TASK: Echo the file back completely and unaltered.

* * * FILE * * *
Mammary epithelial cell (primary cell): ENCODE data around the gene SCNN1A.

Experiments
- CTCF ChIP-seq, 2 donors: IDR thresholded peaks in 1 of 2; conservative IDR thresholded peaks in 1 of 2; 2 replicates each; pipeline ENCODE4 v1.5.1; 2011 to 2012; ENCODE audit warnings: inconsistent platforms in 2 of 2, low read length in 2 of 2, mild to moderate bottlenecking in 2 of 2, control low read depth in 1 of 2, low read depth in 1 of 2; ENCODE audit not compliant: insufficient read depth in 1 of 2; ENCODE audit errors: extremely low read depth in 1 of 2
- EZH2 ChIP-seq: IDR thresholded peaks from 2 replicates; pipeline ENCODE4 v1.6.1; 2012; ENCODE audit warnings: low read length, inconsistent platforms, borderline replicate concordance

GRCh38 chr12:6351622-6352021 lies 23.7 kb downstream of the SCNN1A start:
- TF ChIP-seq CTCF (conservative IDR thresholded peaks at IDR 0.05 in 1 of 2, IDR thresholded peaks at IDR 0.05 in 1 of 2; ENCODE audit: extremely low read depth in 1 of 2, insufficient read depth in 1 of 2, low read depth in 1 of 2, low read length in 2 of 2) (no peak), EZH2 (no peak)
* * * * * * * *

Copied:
Mammary epithelial cell (primary cell): ENCODE data around the gene SCNN1A.

Experiments
- CTCF ChIP-seq, 2 donors: IDR thresholded peaks in 1 of 2; conservative IDR thresholded peaks in 1 of 2; 2 replicates each; pipeline ENCODE4 v1.5.1; 2011 to 2012; ENCODE audit warnings: inconsistent platforms in 2 of 2, low read length in 2 of 2, mild to moderate bottlenecking in 2 of 2, control low read depth in 1 of 2, low read depth in 1 of 2; ENCODE audit not compliant: insufficient read depth in 1 of 2; ENCODE audit errors: extremely low read depth in 1 of 2
- EZH2 ChIP-seq: IDR thresholded peaks from 2 replicates; pipeline ENCODE4 v1.6.1; 2012; ENCODE audit warnings: low read length, inconsistent platforms, borderline replicate concordance

GRCh38 chr12:6351622-6352021 lies 23.7 kb downstream of the SCNN1A start:
- TF ChIP-seq CTCF (conservative IDR thresholded peaks at IDR 0.05 in 1 of 2, IDR thresholded peaks at IDR 0.05 in 1 of 2; ENCODE audit: extremely low read depth in 1 of 2, insufficient read depth in 1 of 2, low read depth in 1 of 2, low read length in 2 of 2) (no peak), EZH2 (no peak)